The intracellular levels of ROS in the wild-type Anabaena, An4641+ or AnC56S+ cells exposed to H2O2 for 1 h were assessed with the fluorogenic probe DCHFDA. Under control conditions, ROS levels were very low in all types of cells. However, on exposure to 1 mM H2O2, substantially higher levels of ROS were observed in the wild-type Anabaena PCC7120 and AnC56S+ cells as compared to the An4641+ cells (Figure 7G).
Over-production of Alr4641 protects the photosynthetic machinery and enhances survival in response to oxidative stress in Anabaena
PSII activity in Anabaena cultures treated with H 2 O 2
F v /F m
0.287333 ± 0.00585
0.195 ± 0
0.286 ± 0.018358
0.28275 ± 0.01345
Prxs form a phylogenetically ancient group of enzymes with a major role in detoxification of peroxides . Generally, Prxs show a moderate catalytic activity, but their high cellular content seems to compensate for their reduced efficiency in decomposing peroxides . It is believed that the antioxidant system in chloroplasts, organelle with highest content of Prxs in a plant cell, has evolved from cyanobacteria. Anabaena bears a resemblance to plant chloroplasts in being equipped with an oxidation sensitive 2-Cys-Prx (i.e. Alr4641) along with its reducing partner NTRC  and showing a low catalase activity [8,25].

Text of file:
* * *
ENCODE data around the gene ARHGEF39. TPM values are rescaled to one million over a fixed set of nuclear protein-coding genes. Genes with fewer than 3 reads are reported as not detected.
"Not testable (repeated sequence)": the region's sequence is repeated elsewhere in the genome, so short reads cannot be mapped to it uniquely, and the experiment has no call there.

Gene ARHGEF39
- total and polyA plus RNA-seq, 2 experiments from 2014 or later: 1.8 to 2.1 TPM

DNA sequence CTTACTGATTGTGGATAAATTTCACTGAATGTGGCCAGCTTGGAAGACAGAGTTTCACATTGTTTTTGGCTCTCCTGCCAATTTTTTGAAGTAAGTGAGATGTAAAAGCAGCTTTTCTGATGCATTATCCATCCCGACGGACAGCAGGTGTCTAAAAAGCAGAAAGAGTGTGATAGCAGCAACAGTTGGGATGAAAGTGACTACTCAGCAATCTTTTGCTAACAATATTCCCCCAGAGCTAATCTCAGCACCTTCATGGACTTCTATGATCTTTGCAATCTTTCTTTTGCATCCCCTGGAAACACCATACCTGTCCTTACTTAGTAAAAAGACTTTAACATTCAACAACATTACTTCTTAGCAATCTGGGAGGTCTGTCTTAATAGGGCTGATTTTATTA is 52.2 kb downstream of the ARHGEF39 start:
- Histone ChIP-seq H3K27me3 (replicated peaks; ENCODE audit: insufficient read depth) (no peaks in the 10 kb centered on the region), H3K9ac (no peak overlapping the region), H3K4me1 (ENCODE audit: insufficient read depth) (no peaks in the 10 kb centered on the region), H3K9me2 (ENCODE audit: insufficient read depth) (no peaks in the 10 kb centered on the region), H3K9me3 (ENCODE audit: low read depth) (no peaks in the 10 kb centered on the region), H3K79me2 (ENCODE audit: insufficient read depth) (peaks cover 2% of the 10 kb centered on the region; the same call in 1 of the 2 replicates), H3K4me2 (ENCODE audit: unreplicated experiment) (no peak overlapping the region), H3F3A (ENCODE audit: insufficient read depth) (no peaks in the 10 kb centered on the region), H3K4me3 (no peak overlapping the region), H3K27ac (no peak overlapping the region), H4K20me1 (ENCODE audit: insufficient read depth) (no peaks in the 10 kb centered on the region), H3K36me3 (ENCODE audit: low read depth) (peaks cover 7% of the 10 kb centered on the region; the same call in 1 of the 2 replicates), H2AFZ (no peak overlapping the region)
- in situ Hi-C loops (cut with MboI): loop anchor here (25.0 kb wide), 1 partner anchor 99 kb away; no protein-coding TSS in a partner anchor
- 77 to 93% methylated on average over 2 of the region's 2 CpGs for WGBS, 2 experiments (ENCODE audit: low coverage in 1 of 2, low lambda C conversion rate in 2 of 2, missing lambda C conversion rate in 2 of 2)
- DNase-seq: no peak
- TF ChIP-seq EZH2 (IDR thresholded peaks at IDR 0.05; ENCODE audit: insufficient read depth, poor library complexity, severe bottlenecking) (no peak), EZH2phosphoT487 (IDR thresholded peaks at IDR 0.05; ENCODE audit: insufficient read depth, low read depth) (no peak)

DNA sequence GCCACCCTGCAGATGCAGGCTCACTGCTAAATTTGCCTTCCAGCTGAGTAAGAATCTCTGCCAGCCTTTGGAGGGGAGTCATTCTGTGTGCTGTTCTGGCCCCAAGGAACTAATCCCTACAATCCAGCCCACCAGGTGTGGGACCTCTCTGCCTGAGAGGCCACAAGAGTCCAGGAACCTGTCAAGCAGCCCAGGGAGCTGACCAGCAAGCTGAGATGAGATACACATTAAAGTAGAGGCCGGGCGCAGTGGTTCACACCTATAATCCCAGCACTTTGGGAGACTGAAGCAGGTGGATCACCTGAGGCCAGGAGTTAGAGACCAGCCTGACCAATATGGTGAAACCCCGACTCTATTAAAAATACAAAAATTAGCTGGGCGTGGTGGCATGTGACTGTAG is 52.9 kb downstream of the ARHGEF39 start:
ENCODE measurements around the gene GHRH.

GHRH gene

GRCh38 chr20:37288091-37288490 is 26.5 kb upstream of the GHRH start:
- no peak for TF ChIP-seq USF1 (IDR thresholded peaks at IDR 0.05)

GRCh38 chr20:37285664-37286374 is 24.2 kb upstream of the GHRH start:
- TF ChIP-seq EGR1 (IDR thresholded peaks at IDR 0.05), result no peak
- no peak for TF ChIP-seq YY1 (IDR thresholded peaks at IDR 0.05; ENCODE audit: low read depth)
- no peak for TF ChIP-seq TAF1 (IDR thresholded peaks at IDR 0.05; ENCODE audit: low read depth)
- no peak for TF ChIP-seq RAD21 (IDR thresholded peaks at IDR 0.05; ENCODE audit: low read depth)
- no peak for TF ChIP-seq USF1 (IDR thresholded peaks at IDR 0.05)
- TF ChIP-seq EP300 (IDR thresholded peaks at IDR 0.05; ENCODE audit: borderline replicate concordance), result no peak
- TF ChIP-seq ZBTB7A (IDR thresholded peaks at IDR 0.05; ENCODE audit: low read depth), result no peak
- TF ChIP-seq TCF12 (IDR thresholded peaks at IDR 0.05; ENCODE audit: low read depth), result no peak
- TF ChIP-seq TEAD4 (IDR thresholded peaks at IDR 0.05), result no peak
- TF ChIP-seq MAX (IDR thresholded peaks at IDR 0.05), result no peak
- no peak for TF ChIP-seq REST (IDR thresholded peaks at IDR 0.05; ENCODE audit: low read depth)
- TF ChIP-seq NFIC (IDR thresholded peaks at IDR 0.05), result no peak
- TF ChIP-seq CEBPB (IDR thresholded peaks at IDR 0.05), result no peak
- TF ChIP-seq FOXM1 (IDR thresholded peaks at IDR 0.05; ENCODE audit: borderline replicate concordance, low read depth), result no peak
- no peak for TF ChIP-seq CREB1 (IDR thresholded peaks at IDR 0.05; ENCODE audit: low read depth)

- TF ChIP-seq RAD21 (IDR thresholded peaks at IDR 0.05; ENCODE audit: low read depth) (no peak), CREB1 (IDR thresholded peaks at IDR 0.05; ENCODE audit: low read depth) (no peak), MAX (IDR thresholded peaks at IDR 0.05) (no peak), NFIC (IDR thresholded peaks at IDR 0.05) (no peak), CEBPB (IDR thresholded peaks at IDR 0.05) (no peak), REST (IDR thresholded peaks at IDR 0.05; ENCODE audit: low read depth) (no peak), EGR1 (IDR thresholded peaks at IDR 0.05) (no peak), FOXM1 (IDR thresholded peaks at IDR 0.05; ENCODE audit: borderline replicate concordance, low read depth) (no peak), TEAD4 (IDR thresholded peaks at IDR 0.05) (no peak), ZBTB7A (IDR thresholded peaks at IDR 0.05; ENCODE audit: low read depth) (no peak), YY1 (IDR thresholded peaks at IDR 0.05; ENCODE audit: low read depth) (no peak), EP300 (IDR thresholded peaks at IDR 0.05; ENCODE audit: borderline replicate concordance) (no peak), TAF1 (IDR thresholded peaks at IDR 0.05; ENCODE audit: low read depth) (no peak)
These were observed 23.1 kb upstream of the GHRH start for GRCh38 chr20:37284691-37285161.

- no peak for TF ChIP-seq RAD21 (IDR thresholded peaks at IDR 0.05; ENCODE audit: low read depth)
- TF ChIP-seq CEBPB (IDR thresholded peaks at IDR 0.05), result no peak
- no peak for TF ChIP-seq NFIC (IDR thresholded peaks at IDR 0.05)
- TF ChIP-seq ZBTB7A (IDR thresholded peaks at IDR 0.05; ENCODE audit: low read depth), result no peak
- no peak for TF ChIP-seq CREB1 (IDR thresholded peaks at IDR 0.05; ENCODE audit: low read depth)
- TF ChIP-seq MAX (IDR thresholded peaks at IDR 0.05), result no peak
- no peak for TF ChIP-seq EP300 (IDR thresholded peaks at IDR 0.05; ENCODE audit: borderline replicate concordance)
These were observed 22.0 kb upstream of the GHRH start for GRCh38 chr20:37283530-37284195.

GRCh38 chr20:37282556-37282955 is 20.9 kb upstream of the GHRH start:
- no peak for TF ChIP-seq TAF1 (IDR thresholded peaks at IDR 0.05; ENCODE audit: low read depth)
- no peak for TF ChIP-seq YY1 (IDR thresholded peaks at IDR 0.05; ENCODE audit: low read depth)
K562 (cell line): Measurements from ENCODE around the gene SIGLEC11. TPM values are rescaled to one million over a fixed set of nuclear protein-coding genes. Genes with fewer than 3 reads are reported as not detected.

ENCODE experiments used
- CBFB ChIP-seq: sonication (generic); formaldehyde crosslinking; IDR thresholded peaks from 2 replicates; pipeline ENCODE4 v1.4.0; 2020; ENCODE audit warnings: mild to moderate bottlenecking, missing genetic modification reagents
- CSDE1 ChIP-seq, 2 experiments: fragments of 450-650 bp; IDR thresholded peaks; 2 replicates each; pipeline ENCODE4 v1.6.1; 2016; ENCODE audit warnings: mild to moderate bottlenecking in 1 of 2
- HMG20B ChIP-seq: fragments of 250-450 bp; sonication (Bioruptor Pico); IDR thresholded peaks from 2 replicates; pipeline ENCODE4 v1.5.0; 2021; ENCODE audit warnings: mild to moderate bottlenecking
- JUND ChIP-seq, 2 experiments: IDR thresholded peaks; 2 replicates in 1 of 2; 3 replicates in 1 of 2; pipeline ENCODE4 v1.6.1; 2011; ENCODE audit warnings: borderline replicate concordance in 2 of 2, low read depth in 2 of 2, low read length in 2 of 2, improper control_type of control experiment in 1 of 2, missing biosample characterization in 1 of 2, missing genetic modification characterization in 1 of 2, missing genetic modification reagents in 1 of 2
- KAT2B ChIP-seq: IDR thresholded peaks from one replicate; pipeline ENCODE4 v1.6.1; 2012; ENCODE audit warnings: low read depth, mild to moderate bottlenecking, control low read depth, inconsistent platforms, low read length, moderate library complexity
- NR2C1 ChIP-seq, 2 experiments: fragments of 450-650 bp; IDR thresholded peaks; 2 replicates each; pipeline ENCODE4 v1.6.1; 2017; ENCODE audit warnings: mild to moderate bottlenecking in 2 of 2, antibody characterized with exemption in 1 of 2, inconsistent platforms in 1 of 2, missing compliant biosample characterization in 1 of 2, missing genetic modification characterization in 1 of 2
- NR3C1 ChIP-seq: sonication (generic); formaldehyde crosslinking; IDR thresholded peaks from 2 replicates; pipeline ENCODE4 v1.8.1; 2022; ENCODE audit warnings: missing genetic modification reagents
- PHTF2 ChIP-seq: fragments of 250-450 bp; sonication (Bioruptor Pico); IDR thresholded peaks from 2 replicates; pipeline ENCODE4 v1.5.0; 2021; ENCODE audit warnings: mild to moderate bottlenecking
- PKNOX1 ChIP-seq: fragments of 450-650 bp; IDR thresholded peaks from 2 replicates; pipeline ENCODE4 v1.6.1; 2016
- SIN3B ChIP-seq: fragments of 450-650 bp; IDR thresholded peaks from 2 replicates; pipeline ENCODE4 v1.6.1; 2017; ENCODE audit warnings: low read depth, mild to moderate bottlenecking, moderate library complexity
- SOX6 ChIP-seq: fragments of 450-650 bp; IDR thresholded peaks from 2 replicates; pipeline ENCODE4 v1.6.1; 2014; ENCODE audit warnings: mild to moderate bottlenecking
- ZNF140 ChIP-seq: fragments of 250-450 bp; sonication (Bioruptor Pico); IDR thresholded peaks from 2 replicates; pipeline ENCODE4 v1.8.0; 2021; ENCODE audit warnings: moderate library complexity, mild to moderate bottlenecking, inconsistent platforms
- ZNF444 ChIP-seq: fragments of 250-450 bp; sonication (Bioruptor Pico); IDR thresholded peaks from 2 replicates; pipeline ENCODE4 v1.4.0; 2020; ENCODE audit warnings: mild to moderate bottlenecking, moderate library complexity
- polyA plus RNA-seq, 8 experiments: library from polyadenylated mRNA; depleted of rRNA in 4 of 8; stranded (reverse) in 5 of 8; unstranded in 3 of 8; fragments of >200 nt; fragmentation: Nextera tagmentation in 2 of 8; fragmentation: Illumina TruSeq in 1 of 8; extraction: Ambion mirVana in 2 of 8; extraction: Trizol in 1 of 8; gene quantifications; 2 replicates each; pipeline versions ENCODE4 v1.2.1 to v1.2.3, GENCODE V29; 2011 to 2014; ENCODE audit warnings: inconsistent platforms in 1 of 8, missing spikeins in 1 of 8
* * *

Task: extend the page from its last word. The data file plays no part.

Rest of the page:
The presence of the 0.9-knt alr4641 transcript (Figure 1) indicates that in spite of their adjacent location, the alr4642 ORF (642-bp, located 191-bp downstream of alr4641) and alr4641 are not co-transcribed, signifying that alr4641 forms a monocistronic operon. The promoter sequence found immediately upstream of this start site showed the presence of FurA (a transcriptional repressor) binding site (Figure 2) and the purified FurA protein from Anabaena bound the DNA fragment containing this sequence (Additional file 1). Gonzalez et al. have shown production of the Alr4641 protein to be reduced in the FurA-overexpressing Anabaena PCC7120. All these results imply that FurA regulates transcription of alr4641 in Anabaena .